Here Is How To Improve Pediatric Asthma, According To A New Study

Here Is How To Improve Pediatric Asthma, According To A New Study
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Pediatric asthma is, by far, the most prevalent persistent infancy ailment and the principal reason for hospitalizations in children. A new study conducted by the researchers at the University of Connecticut revealed that pediatric asthma can be improved with some simple steps.

Pediatric asthma is a very serious condition

Pediatric asthma is a respiratory disorder that can become seriously interfere the daily routine and can even be lethal.

Annually, approximately 3,600 asthma patients die. Among them, a few hundred are kids. Besides, asthma causes more than 136,000 hospitalizations in children and above 300,000 hospitalizations in the adult population.

“The key to caring for pediatric asthma patients is that the most appropriate medication at the right dosage must be prescribed, and the child has to take their medication every day. If you are concerned your child’s asthma is not well controlled, it is imperative you raise these concerns with your pediatrician,” explained Dr. Alexander Hogan, the leading author of the study.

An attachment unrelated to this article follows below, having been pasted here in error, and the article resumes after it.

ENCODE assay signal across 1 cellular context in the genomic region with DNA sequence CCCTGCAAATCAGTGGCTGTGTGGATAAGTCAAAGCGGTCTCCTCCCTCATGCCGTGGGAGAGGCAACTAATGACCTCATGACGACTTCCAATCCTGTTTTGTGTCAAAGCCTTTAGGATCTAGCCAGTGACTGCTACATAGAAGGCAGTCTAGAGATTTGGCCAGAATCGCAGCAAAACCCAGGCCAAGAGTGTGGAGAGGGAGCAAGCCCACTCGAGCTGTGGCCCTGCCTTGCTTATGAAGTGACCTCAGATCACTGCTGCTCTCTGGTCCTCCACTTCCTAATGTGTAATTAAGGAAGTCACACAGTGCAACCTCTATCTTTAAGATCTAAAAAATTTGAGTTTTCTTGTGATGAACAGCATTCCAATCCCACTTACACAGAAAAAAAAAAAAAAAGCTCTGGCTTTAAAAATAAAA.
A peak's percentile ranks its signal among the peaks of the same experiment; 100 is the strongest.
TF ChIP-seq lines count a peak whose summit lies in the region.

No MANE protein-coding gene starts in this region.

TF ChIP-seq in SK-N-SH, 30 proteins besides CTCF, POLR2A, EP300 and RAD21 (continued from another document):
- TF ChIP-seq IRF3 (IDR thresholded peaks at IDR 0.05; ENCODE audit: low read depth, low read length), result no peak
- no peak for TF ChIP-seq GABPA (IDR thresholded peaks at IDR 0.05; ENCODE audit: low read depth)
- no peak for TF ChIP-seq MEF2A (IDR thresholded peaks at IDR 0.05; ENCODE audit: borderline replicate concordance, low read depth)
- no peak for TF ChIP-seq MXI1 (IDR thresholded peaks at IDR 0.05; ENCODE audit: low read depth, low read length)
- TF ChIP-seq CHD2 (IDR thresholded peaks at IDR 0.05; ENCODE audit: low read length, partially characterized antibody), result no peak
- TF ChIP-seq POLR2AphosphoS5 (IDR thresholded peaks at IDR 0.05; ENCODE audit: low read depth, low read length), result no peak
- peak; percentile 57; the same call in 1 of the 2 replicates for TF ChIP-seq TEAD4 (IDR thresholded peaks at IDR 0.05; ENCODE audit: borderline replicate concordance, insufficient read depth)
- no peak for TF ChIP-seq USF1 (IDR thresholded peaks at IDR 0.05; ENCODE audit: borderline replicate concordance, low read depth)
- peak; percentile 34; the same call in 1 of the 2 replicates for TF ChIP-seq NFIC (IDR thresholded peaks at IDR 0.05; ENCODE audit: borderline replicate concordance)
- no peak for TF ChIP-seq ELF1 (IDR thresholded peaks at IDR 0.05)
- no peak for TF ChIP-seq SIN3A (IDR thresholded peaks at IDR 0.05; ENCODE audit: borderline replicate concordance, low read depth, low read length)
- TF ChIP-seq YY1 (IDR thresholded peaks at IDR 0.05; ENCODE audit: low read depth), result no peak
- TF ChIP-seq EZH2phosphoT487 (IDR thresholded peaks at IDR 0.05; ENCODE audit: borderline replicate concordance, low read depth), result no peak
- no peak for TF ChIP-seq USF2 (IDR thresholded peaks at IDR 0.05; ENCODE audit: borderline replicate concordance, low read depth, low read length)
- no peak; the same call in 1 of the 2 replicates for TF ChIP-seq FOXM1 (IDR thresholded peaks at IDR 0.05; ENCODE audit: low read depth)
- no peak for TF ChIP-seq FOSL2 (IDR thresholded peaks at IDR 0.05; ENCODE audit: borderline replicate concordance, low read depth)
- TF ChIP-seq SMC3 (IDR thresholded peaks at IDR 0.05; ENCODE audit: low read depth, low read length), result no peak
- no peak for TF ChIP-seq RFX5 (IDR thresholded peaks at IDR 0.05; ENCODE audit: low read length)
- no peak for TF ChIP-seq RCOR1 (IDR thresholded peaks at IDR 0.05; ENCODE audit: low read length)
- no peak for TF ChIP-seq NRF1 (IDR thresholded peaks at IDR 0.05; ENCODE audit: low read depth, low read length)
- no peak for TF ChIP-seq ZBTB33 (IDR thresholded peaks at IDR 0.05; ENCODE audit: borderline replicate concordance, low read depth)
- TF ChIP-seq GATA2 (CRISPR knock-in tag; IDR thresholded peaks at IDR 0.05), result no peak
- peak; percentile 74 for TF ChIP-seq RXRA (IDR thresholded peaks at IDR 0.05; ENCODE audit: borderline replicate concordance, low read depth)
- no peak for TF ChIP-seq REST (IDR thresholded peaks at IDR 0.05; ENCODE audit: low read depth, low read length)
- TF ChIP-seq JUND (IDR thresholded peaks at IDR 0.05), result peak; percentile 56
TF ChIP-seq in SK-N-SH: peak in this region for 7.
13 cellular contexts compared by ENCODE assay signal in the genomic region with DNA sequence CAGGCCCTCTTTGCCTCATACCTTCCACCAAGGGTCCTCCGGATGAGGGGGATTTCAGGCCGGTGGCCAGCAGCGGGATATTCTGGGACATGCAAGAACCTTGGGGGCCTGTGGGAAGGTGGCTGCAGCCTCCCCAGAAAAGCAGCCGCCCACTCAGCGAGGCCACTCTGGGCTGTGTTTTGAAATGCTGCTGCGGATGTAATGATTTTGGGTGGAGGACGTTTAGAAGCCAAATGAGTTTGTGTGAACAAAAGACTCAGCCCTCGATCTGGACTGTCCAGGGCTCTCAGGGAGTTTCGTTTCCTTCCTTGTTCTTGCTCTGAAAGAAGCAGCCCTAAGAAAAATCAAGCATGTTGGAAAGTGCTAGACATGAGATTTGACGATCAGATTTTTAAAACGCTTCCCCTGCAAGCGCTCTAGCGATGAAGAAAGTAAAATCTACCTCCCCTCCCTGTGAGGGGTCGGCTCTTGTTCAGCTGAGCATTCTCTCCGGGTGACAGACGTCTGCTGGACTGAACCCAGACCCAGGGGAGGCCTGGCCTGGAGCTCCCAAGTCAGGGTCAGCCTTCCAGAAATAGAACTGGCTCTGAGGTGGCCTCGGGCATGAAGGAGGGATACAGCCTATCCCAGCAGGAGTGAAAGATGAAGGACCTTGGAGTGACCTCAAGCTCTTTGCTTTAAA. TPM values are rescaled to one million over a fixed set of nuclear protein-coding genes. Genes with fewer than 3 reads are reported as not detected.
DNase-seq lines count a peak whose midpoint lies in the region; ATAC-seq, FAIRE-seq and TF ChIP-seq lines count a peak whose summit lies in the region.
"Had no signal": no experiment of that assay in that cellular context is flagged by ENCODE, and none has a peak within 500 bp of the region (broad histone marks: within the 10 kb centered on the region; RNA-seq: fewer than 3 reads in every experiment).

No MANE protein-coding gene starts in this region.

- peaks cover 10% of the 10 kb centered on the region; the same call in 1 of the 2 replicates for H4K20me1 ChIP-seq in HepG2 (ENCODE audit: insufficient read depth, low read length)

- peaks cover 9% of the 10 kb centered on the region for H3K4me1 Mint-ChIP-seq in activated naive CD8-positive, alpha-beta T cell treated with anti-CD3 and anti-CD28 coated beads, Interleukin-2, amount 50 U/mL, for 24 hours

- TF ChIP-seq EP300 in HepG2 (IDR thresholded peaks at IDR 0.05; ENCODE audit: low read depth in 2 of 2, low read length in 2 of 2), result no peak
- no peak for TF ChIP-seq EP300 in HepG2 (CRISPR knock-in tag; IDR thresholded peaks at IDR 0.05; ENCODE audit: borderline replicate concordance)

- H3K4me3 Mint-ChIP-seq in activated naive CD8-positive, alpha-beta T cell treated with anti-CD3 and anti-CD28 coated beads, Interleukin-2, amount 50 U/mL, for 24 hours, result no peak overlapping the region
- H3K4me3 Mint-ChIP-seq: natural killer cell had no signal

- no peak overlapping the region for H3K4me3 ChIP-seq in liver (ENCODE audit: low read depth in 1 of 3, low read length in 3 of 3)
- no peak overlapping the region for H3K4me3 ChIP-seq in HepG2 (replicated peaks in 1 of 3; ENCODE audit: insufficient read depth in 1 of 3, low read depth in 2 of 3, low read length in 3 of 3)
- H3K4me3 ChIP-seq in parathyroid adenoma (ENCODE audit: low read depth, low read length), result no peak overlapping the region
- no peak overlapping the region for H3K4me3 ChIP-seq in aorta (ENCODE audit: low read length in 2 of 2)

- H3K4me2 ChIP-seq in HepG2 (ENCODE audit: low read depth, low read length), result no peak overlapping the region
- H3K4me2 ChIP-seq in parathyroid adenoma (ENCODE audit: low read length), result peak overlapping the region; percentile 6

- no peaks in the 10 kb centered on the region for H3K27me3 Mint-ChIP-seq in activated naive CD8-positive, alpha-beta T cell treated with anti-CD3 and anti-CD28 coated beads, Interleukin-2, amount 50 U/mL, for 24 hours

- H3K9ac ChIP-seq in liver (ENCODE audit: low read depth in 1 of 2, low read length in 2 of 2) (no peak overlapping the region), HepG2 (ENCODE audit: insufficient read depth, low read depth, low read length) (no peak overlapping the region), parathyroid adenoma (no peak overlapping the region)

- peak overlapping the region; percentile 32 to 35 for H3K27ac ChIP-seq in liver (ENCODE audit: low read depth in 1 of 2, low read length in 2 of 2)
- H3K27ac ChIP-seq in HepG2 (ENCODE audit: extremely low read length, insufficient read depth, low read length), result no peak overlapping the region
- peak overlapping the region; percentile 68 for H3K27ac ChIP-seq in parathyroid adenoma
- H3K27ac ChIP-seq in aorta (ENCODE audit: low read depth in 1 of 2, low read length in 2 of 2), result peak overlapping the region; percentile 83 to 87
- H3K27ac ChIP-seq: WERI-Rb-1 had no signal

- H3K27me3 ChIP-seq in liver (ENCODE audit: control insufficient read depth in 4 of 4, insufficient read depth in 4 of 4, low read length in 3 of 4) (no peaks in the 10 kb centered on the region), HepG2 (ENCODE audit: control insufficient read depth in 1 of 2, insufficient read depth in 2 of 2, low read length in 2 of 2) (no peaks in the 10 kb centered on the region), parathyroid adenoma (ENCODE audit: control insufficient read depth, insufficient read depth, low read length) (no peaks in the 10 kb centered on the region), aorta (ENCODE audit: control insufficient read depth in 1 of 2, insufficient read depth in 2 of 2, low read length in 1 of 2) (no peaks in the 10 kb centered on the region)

Corticosteroids inhalers may help asthmatic kids live a normal life

Kids suffering from chronic are forced to take asthma medication on a daily basis. Usually, asthma symptoms can be reduced with inhalers with corticosteroid which have the main goal of protecting against asthma attacks by lowering the respiratory tract inflammation which is very common in asthma.

Corticosteroids inhalers are also providing a much more normal life for asthmatic kids, which now can enjoy childhood as other children do.

According to the study conducted by researchers at the University of Connecticut and published in the journal Hospital Pediatrics, here’s how to keep your kids’ asthma under control:

  • Inhale corticosteroids for two times a day, every day;
  • Use the inhaler with a pediatric spacer (such as in the pic from the beginning of the article);
  • Put the inhaler next to the kids’ toothbrush to force them to remember to use it every morning and every night;
  • Keep an eye on breathing difficulties, breath shortness, cough, or wheezing, and use a mobile app or a diary to track your kids’ asthma symptoms’ frequency and intensity, as well as, the possible triggers for asthmatic reactions;
  • Take you asthmatic kids to regular checkups at your pediatrician, at least once every 4 months;

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